Nick Reed, who used to work at the Transport Research Laboratory (TRL), will advise National Highways’ directors on how to realise its ambition for ‘zero harm’ on England’s motorways and major A-roads by 2040.
He led human factors and driver behaviour research at TRL for 13 years before becoming head of mobility R&D at engineering firm Bosch. He is a visiting professor at the University of Surrey.
At a coroner’s inquest earlier this year Highways England (as National Highways was then called) asserted that it had ‘no duty of care’ to road users. Despite this – and despite significant evidence to the contrary – it tells us that “safety is National Highways’ number one priority and we always work to make the strategic road network safer”.
Highways England introduced so-called smart motorways without stranded vehicle detection technology and with refuge areas much further apart than they were supposed to be, demonstrably taking short-cuts with safety to save time and money.
From 2017 to 2019, the number of miles of motorway without a hard shoulder increased from 172 miles to 204 miles. Deaths on these motorways increased from five in 2017 to 15 in 2019.
Nick Reed told a House of Commons transport committee inquiry earlier this year that “smart motorways are no less safe than the safest roads on the network”. He said: “There are many reasons why the smart motorway approach makes sense.”
However he is critical of the lack of technology that was always meant to be intrinsic to the smart motorway programme roll-out.
“Without the permanent presence of a hard shoulder, it is vital that obstructions on smart motorways are detected and that responses are instigated as quickly as possible,” he said. “This includes closing affected lanes but also reducing speed limits and deploying Highways England traffic officers to help manage the situation. Whilst there is CCTV coverage and traffic monitoring technologies to support this, it is surprising that stopped vehicle detection (SVD) systems were not a mandatory component of smart motorways from day one.”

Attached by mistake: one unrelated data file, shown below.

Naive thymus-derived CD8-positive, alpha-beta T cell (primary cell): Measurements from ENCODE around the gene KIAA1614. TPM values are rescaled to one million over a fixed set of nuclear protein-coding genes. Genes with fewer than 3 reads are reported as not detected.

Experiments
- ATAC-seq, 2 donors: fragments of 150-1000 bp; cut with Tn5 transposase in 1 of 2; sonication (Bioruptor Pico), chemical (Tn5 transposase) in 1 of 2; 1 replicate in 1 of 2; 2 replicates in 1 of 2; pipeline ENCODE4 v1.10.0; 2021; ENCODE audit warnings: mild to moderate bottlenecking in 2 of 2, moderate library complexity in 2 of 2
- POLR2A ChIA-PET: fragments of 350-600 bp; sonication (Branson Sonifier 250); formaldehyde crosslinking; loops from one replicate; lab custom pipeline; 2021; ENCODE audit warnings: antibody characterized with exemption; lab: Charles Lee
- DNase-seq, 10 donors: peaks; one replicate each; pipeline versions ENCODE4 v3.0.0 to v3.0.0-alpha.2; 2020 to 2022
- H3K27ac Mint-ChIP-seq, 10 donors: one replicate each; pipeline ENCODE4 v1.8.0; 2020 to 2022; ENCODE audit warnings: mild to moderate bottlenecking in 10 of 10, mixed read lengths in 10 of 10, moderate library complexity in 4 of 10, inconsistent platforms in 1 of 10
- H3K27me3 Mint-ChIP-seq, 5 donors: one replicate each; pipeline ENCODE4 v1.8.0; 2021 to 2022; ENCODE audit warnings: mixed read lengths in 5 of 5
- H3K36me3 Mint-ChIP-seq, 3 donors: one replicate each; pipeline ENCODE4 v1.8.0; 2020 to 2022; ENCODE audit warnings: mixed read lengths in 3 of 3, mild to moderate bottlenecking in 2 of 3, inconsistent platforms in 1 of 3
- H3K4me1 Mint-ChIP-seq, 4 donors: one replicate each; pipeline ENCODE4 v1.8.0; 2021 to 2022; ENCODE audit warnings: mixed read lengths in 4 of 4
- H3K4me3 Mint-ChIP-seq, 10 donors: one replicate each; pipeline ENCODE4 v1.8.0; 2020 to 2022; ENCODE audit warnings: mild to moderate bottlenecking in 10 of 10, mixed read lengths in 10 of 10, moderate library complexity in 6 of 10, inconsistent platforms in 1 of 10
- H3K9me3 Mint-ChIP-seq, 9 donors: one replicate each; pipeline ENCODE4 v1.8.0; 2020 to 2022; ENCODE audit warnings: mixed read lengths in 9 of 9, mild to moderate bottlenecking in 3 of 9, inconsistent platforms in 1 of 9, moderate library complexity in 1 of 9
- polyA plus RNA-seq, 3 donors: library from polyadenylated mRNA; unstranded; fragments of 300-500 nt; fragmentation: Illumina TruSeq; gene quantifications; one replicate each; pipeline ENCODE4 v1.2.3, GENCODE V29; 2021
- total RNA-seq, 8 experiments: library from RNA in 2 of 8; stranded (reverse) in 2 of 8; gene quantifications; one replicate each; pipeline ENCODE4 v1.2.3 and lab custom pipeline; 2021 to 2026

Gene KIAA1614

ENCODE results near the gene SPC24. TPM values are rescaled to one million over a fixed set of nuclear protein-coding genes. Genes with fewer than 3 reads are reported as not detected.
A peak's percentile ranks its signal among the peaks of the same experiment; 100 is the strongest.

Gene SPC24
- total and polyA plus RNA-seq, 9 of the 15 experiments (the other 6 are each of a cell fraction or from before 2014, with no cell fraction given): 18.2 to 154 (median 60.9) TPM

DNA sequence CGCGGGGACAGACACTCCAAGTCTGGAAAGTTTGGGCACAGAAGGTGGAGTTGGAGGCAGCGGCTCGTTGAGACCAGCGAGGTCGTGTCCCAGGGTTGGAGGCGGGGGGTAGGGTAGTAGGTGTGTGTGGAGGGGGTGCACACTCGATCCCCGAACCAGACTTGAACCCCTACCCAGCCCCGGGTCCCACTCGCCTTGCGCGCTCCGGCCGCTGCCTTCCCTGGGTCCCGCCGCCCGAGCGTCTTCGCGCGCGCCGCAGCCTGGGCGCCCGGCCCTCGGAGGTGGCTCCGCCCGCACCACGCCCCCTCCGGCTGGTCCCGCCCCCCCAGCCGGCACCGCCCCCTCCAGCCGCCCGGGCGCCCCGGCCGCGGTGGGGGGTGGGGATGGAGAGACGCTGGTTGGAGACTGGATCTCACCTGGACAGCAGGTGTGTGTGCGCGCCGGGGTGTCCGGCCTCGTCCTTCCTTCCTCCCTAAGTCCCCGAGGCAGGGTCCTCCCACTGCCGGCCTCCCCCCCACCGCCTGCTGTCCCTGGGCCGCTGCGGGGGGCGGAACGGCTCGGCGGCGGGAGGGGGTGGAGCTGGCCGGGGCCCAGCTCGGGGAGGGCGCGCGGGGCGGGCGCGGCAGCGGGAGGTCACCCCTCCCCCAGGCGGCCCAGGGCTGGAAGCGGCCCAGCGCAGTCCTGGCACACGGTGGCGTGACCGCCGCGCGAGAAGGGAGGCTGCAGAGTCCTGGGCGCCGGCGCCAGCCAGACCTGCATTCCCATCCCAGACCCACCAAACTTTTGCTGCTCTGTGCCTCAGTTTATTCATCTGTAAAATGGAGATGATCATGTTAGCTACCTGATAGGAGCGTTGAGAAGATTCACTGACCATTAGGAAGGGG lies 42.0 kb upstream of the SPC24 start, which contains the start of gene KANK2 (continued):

Despite being an advocate of appropriately equipped smart motorways, Nick Reed is against making any more of them – not on safety grounds, but environmental. He thinks there are too many cars on the road already.
He told the MPs: “My view is that the conversion of further motorways to the smart motorway format (beyond those where construction is already underway) should not proceed. At a time of climate emergency and with evidence mounting on the impact of poor air quality and noise on our health, we should focus our resources on ways to encourage those who have other options for any given journey should take them, with improvements and incentives to promote more sustainable modes of transportation.”
National Highways chief executive Nick Harris said of Nick Reeds appointment as chief road safety adviser: "We’re committed to our vision of no one being harmed either travelling along or working on our roads. Being able to call on someone with Nick Reed’s experience will make a real difference in our capability to deliver that promise."
Professor Reed said: "I am delighted and honoured to have been appointed to this new role. Throughout my career, my prime motivation has been to reduce the harm associated with road transport. This is an exciting opportunity to work with industry, academia and innovators to support and challenge National Highways in delivering on its ambitious zero harm agenda."